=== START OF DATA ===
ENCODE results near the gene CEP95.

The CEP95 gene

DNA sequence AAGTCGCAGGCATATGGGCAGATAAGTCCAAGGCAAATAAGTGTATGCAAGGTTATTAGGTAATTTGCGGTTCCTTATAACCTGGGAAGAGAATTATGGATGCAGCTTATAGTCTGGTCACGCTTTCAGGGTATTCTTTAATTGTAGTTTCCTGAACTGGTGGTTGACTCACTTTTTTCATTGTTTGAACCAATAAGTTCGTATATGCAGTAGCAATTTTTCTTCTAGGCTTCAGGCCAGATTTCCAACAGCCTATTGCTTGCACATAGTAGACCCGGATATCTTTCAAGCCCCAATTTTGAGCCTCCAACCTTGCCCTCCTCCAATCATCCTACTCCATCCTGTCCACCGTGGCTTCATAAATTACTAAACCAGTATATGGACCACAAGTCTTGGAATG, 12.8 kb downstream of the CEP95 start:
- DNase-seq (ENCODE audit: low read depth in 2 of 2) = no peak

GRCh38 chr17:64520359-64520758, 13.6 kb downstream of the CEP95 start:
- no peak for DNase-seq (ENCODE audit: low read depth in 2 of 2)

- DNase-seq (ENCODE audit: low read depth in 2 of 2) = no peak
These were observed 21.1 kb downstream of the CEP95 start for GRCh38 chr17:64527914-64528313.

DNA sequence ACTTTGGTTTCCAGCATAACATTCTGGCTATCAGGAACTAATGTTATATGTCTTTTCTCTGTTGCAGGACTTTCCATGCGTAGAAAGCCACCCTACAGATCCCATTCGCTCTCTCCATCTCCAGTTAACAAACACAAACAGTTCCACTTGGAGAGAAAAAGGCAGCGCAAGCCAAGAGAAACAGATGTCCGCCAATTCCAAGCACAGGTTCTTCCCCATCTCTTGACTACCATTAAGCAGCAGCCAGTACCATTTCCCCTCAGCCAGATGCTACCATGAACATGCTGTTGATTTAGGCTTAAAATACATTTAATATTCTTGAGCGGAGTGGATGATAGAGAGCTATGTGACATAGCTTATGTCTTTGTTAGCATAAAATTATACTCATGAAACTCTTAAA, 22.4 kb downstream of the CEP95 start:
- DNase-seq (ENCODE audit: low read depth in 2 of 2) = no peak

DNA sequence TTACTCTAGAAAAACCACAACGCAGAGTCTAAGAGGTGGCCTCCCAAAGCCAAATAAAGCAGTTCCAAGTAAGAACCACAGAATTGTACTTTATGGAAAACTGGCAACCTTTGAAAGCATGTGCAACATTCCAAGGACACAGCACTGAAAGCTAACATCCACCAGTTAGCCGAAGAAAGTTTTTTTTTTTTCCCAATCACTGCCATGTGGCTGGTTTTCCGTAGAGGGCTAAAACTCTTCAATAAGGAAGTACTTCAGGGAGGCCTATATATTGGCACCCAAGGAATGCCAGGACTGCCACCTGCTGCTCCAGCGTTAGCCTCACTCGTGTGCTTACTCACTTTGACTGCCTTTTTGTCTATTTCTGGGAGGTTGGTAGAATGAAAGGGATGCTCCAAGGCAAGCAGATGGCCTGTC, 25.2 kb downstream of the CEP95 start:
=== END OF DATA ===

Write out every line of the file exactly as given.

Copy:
ENCODE results near the gene CEP95.

The CEP95 gene

DNA sequence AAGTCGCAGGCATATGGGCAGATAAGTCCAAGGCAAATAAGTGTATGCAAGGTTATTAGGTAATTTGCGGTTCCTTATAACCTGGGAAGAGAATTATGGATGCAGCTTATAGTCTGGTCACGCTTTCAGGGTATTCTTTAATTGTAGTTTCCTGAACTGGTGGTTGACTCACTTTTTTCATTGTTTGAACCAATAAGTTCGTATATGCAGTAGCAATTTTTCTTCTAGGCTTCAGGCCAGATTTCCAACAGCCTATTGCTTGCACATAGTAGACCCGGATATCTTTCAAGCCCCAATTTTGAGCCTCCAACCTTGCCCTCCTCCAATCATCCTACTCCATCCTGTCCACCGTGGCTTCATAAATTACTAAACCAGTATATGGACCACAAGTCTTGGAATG, 12.8 kb downstream of the CEP95 start:
- DNase-seq (ENCODE audit: low read depth in 2 of 2) = no peak

GRCh38 chr17:64520359-64520758, 13.6 kb downstream of the CEP95 start:
- no peak for DNase-seq (ENCODE audit: low read depth in 2 of 2)

- DNase-seq (ENCODE audit: low read depth in 2 of 2) = no peak
These were observed 21.1 kb downstream of the CEP95 start for GRCh38 chr17:64527914-64528313.

DNA sequence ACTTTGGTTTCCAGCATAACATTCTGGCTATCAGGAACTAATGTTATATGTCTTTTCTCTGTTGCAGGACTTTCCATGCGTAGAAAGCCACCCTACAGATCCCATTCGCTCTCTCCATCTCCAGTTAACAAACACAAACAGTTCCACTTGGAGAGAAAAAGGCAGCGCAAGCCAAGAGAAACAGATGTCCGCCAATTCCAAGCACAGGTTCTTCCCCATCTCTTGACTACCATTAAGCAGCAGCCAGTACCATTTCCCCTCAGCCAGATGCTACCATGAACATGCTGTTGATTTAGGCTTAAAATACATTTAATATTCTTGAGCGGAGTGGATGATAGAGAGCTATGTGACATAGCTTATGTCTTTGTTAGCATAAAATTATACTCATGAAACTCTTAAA, 22.4 kb downstream of the CEP95 start:
- DNase-seq (ENCODE audit: low read depth in 2 of 2) = no peak

DNA sequence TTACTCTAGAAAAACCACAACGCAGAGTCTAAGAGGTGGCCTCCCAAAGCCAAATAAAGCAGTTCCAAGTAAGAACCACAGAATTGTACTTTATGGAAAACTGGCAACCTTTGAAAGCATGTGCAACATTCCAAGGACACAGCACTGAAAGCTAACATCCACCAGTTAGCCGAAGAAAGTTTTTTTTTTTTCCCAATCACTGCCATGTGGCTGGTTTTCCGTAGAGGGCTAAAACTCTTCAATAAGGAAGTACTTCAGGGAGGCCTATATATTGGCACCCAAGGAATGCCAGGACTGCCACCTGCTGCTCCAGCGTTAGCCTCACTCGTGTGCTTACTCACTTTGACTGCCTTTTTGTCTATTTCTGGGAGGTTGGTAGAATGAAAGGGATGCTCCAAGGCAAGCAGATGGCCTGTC, 25.2 kb downstream of the CEP95 start: